Sunday, December 31, 2006

More About The Church

We meant to post this earlier in the week, but it was snowed out:

It was surprisingly hard to find more information about the church at El Macho in the Pecos Canyon. There's a nice article in the New Mexican with a picture of the church and a lot of history of the area, but nothing about the church itself. A digital archive at University of Texas has a 1934 photograph of the school at El Macho but nothing about the church. says it is a Mission of St. Anthony of Padua Parish in Pecos.

We spoke to someone in the Southwest Room at the State Library, who said they had been to Las Posadas last week at El Macho; that the church had been used by the miners at Terrero (see that New Mexican article above); that it has no electricity, but is lit by lanterns and heated by a wood stove.

Nothing at the History Library. Nothing in The Place Names of New Mexico, nor in any of the historic churches books we looked in, nothing in the clipping file... well, something. Here is a handout which once accompanied an exhibit of 38 paintings by Betty Grimmer Rosenberger, "The Parish Churches of the Rio Pecos." The handout has a map with a key to the 38 churches, and what it says about El Macho is this: "Nuestra Señora de Guadalupe, El Macho. 1857. A member of the Cortez family built this church with other men in 1857 over the ruins of an earlier Indian church. The area was named by the Indians as Macho Creek. The Brothers now own the chapel. El Macho means 'mule'."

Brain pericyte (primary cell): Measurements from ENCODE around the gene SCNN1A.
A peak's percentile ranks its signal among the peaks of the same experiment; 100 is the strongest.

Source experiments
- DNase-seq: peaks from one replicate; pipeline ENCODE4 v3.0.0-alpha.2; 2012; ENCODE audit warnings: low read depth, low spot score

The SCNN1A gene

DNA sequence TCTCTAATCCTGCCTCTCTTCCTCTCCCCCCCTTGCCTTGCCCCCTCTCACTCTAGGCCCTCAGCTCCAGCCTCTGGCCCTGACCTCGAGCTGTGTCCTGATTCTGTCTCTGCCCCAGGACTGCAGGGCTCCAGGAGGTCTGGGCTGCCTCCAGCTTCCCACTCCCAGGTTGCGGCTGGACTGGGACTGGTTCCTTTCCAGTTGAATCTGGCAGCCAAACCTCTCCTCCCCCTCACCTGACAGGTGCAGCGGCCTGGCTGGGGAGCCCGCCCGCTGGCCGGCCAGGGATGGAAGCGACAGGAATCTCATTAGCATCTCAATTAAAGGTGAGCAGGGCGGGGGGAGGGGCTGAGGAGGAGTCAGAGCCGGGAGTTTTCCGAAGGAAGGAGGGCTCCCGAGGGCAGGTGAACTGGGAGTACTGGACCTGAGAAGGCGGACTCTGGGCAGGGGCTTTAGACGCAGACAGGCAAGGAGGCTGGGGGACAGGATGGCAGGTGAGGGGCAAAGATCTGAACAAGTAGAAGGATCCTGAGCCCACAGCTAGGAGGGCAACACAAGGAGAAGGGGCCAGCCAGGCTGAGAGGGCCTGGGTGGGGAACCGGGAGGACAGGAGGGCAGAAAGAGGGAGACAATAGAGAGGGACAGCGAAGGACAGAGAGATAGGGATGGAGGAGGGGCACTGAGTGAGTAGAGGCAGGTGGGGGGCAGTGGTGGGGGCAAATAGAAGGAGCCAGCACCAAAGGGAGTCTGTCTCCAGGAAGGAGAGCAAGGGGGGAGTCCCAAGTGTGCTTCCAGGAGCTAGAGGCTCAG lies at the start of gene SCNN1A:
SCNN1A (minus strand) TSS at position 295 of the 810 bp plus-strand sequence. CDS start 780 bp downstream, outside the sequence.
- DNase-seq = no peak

Word came from the librarian at the State Library that there was an article in the February, 1978, issue of New Mexico Magazine; and—oh just look at that—it includes five of the Rosenberger paintings, including her painting of Nuestra Señora de Guadalupe, El Macho. The caption tells us it was then (in 1978) used as a Christian Brothers retreat. The paintings are really quite beautiful. (Request the magazine at the reference desk at the Main Library if you want to see it...)

There may be more information coming. People with relatives who live over that way are getting their Tios to ask the oldfolks in the neighborhood who are involved with the church to tell us what they know about the history...

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